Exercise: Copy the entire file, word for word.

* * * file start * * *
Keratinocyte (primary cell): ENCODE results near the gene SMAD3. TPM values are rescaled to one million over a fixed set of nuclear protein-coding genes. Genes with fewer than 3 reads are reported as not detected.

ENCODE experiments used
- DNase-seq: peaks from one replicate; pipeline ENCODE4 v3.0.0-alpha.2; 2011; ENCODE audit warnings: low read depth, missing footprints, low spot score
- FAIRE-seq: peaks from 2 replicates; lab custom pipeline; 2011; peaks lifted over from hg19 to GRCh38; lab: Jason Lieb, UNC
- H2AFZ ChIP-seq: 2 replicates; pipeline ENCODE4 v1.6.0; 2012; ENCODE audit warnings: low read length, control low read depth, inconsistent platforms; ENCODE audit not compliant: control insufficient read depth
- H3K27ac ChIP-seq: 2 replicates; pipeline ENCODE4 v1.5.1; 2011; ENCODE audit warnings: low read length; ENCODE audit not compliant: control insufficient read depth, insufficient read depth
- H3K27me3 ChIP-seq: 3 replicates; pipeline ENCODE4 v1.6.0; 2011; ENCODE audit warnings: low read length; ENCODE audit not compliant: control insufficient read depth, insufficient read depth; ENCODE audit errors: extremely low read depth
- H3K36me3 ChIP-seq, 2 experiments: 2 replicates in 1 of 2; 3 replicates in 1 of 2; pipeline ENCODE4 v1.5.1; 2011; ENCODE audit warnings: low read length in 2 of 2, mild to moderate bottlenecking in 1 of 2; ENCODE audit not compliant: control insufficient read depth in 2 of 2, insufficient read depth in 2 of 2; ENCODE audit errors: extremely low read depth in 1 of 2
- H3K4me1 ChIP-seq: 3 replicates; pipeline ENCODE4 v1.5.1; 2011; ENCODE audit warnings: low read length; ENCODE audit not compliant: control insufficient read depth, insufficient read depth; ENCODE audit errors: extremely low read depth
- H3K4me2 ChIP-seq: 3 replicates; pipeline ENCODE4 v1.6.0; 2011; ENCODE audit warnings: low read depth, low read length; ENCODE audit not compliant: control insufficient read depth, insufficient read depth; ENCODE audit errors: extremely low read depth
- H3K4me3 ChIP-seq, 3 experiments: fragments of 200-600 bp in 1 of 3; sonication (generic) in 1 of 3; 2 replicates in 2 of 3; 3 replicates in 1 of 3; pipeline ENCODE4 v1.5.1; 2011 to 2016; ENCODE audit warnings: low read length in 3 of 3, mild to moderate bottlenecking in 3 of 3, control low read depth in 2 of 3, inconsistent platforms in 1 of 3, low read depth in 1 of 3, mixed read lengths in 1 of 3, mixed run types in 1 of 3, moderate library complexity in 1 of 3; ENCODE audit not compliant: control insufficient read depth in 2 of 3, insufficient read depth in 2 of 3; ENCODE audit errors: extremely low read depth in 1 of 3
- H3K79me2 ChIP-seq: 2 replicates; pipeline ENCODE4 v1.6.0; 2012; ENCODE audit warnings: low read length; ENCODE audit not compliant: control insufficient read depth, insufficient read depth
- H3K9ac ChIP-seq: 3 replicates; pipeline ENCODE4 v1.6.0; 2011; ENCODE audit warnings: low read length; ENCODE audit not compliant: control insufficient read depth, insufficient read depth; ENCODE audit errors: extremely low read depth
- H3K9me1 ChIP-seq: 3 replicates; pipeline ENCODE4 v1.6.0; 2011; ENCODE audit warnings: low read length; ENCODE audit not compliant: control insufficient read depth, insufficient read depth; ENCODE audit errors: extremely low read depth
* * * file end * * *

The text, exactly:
Keratinocyte (primary cell): ENCODE results near the gene SMAD3. TPM values are rescaled to one million over a fixed set of nuclear protein-coding genes. Genes with fewer than 3 reads are reported as not detected.

ENCODE experiments used
- DNase-seq: peaks from one replicate; pipeline ENCODE4 v3.0.0-alpha.2; 2011; ENCODE audit warnings: low read depth, missing footprints, low spot score
- FAIRE-seq: peaks from 2 replicates; lab custom pipeline; 2011; peaks lifted over from hg19 to GRCh38; lab: Jason Lieb, UNC
- H2AFZ ChIP-seq: 2 replicates; pipeline ENCODE4 v1.6.0; 2012; ENCODE audit warnings: low read length, control low read depth, inconsistent platforms; ENCODE audit not compliant: control insufficient read depth
- H3K27ac ChIP-seq: 2 replicates; pipeline ENCODE4 v1.5.1; 2011; ENCODE audit warnings: low read length; ENCODE audit not compliant: control insufficient read depth, insufficient read depth
- H3K27me3 ChIP-seq: 3 replicates; pipeline ENCODE4 v1.6.0; 2011; ENCODE audit warnings: low read length; ENCODE audit not compliant: control insufficient read depth, insufficient read depth; ENCODE audit errors: extremely low read depth
- H3K36me3 ChIP-seq, 2 experiments: 2 replicates in 1 of 2; 3 replicates in 1 of 2; pipeline ENCODE4 v1.5.1; 2011; ENCODE audit warnings: low read length in 2 of 2, mild to moderate bottlenecking in 1 of 2; ENCODE audit not compliant: control insufficient read depth in 2 of 2, insufficient read depth in 2 of 2; ENCODE audit errors: extremely low read depth in 1 of 2
- H3K4me1 ChIP-seq: 3 replicates; pipeline ENCODE4 v1.5.1; 2011; ENCODE audit warnings: low read length; ENCODE audit not compliant: control insufficient read depth, insufficient read depth; ENCODE audit errors: extremely low read depth
- H3K4me2 ChIP-seq: 3 replicates; pipeline ENCODE4 v1.6.0; 2011; ENCODE audit warnings: low read depth, low read length; ENCODE audit not compliant: control insufficient read depth, insufficient read depth; ENCODE audit errors: extremely low read depth
- H3K4me3 ChIP-seq, 3 experiments: fragments of 200-600 bp in 1 of 3; sonication (generic) in 1 of 3; 2 replicates in 2 of 3; 3 replicates in 1 of 3; pipeline ENCODE4 v1.5.1; 2011 to 2016; ENCODE audit warnings: low read length in 3 of 3, mild to moderate bottlenecking in 3 of 3, control low read depth in 2 of 3, inconsistent platforms in 1 of 3, low read depth in 1 of 3, mixed read lengths in 1 of 3, mixed run types in 1 of 3, moderate library complexity in 1 of 3; ENCODE audit not compliant: control insufficient read depth in 2 of 3, insufficient read depth in 2 of 3; ENCODE audit errors: extremely low read depth in 1 of 3
- H3K79me2 ChIP-seq: 2 replicates; pipeline ENCODE4 v1.6.0; 2012; ENCODE audit warnings: low read length; ENCODE audit not compliant: control insufficient read depth, insufficient read depth
- H3K9ac ChIP-seq: 3 replicates; pipeline ENCODE4 v1.6.0; 2011; ENCODE audit warnings: low read length; ENCODE audit not compliant: control insufficient read depth, insufficient read depth; ENCODE audit errors: extremely low read depth
- H3K9me1 ChIP-seq: 3 replicates; pipeline ENCODE4 v1.6.0; 2011; ENCODE audit warnings: low read length; ENCODE audit not compliant: control insufficient read depth, insufficient read depth; ENCODE audit errors: extremely low read depth